The paradox of the false positive can be applied to beyond data encryption. One can use this idea to examine how misleading statistics are in general. For example, hand sanitizer claims to kill 99.9% of bacteria. There’s about 1500 bacterial cells living on each square centimeter of your hands. If 99.9% of those bacterial cells are killed off by hand sanitizer, there’s still several billions left, and the ones left are probably the strong ones capable of making you sick.

Surveillance = Dehumanization

One of the topics most widely discussed throughout Little Brother by Cory Doctorow is government surveillance. Was it justifiable for the DHS to track the citizens of San Francisco’s every move in the name of national security? An instance where this ethical dilemma came into question occurred on pages 136-138, when Marcus and his father learned that the DHS was closely monitoring ground chatter. Marcus, who was responsible for this spike in chatter, was opposed to the DHS’ involvement with the issue, while his father praised the DHS for their work attempting to catch the “methodical fools.” According to Marcus’ father, in today’s society you must sacrifice some things in order to feel safe, asking his son, “Would you rather have privacy or terrorists?” Marcus on the other hand sees the monitoring as an invasion of privacy, and does not believe that surveillance will amount to the arrest of terrorists.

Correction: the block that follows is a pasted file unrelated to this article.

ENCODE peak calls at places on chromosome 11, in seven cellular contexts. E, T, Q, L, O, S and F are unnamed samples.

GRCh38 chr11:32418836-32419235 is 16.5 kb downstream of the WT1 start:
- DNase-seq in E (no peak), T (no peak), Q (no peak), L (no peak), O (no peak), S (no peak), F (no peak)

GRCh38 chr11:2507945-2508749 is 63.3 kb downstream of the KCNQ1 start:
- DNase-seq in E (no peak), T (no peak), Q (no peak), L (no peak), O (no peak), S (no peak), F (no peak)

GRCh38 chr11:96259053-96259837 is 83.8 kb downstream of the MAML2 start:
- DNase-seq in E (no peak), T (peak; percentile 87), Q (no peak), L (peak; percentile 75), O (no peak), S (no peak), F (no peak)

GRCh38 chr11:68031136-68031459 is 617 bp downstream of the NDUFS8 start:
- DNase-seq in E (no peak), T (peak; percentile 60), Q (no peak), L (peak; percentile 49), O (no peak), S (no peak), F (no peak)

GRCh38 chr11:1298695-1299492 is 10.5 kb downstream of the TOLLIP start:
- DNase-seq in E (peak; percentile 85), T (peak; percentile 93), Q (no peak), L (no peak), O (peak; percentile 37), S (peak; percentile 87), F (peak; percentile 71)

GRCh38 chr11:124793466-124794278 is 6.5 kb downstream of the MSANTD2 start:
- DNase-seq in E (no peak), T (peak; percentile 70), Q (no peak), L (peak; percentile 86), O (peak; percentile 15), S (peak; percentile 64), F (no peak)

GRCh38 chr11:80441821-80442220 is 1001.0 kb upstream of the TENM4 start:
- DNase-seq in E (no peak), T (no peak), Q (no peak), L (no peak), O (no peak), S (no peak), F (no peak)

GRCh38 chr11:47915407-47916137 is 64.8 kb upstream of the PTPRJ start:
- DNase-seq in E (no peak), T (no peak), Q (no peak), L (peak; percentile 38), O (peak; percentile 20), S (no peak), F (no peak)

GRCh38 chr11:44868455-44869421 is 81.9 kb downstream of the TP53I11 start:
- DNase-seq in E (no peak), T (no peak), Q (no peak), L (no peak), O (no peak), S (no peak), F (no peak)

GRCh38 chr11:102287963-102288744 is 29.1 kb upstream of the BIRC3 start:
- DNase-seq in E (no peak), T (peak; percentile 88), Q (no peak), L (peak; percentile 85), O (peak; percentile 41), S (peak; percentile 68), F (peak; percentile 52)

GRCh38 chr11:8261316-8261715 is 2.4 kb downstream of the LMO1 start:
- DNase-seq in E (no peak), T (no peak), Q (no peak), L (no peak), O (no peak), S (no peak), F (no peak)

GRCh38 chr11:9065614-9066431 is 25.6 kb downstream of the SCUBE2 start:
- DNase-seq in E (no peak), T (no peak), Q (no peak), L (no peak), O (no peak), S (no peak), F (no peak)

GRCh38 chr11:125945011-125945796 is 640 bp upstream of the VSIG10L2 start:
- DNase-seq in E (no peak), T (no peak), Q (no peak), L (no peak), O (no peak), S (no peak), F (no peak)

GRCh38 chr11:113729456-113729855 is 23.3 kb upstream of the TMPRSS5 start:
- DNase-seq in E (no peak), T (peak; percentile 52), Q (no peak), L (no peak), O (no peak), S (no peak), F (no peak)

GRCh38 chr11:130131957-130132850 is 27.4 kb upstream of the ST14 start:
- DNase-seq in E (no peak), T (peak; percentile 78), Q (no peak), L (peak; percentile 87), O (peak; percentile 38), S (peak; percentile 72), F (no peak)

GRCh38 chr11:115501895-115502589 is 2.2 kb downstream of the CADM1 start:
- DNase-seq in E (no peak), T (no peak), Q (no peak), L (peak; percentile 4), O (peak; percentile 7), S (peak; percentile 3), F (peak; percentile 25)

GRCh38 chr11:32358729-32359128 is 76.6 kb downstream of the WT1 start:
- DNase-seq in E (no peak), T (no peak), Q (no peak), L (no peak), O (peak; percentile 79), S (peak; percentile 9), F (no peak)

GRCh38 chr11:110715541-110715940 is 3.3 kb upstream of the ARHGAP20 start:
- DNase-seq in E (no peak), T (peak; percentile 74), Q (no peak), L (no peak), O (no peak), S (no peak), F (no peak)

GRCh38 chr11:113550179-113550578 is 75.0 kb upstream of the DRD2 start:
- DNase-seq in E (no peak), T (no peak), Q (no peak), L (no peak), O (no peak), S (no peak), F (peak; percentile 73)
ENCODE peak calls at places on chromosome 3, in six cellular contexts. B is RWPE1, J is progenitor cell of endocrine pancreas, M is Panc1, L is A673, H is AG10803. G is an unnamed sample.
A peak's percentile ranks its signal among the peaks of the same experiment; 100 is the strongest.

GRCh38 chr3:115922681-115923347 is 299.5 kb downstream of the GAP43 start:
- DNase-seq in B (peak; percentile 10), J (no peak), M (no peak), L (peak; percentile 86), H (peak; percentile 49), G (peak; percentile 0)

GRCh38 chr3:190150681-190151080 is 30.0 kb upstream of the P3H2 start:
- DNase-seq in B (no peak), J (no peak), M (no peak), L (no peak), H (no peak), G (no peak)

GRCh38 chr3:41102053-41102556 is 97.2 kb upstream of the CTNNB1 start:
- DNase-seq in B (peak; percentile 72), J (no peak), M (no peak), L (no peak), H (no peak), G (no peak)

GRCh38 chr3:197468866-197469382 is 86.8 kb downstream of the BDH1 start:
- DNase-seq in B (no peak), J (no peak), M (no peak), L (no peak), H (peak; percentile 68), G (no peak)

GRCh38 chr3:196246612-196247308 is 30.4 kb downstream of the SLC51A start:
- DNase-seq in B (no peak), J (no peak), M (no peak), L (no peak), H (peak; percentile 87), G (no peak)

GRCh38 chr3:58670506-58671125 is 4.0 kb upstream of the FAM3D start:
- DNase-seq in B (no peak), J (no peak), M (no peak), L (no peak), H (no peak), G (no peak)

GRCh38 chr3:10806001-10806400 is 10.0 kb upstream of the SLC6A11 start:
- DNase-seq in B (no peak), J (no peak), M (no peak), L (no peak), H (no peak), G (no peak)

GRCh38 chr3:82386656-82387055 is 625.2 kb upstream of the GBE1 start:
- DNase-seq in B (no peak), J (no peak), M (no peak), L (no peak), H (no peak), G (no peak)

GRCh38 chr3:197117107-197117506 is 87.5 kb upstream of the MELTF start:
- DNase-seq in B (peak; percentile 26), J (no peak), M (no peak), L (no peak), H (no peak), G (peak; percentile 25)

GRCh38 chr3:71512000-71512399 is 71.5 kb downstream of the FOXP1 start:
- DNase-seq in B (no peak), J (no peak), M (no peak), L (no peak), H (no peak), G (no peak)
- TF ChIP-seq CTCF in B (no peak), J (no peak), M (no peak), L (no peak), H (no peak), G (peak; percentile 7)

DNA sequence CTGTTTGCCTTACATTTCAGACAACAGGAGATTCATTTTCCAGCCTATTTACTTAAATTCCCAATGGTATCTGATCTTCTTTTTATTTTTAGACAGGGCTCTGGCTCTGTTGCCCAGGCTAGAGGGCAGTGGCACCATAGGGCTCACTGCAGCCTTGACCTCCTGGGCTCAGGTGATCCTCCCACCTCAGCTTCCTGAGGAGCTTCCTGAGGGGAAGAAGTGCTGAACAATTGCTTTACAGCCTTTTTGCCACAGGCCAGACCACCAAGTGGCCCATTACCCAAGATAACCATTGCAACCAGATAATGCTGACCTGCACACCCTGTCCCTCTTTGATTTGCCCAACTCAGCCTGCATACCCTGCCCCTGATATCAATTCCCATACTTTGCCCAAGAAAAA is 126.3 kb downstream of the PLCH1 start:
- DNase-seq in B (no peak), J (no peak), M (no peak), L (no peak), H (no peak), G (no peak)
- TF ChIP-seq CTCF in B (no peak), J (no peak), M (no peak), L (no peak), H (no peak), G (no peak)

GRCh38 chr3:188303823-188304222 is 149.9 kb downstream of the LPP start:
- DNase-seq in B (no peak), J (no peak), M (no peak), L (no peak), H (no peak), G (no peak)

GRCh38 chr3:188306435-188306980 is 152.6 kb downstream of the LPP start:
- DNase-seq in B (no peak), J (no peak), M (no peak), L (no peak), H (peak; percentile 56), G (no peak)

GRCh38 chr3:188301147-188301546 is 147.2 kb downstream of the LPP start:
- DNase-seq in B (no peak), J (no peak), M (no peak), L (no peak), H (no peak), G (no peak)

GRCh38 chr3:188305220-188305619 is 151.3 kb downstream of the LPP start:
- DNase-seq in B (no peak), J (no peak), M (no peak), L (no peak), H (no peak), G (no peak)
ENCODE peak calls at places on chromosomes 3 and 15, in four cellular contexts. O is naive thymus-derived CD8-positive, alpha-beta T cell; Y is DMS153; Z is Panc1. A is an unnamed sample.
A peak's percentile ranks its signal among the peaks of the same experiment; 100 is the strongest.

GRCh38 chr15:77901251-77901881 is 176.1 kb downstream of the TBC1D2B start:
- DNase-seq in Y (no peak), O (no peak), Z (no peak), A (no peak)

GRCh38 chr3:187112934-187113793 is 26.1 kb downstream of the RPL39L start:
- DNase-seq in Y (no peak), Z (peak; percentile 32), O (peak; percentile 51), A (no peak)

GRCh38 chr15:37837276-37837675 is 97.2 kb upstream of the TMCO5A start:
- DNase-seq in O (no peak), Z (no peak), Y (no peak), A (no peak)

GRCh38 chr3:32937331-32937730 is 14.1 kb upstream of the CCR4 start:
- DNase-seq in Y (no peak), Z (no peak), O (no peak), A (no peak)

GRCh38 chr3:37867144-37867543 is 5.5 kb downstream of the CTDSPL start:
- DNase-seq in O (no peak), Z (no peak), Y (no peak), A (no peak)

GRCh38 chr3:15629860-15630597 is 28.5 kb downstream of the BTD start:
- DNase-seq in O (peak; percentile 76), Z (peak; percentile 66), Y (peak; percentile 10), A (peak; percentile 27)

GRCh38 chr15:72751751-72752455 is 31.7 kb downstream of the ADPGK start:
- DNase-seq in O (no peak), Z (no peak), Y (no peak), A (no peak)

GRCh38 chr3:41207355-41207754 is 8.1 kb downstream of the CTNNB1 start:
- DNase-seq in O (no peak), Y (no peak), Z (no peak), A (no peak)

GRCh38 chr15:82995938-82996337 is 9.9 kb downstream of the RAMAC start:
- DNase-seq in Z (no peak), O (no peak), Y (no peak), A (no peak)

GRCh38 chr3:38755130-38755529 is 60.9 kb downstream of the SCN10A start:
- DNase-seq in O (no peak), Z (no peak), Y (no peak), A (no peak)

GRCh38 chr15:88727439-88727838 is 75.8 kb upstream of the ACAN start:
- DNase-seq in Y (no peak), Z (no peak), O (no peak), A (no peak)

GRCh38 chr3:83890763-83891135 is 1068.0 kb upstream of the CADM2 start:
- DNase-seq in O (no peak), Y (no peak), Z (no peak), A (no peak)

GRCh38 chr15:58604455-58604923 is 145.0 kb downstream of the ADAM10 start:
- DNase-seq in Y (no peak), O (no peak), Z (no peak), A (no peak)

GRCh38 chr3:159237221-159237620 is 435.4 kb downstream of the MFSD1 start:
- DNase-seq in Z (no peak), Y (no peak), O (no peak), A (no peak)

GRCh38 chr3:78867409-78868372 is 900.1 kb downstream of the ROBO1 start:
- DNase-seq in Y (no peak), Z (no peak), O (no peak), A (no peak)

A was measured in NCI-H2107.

I found both Marcus and his father’s arguments extremely interesting and compelling. On one hand, the terrorists who killed thousands of people where still physically free, and potentially able to cause more harm. On the other hand, the constant monitoring has only slowed society, and has created fear throughout the city. Although both arguments are valid, from an ethical standpoint I would have to side with Marcus. The use of algorithms and data-mining to determine the likelihood of a person to be a terrorist is extremely dehumanising. In the US, we have already turned humans into mere digits by using social security numbers to keep track of virtually everything we do. Data-mining, for the purpose of finding criminals, reduces human behavior to simple numbers. We are not computers. This dehumanization allows the government to treat us like statistics. As shown by the book, we go far beyond this assumption. Our behavior is influenced by a range of variables (like emotions), that computers cannot comprehend.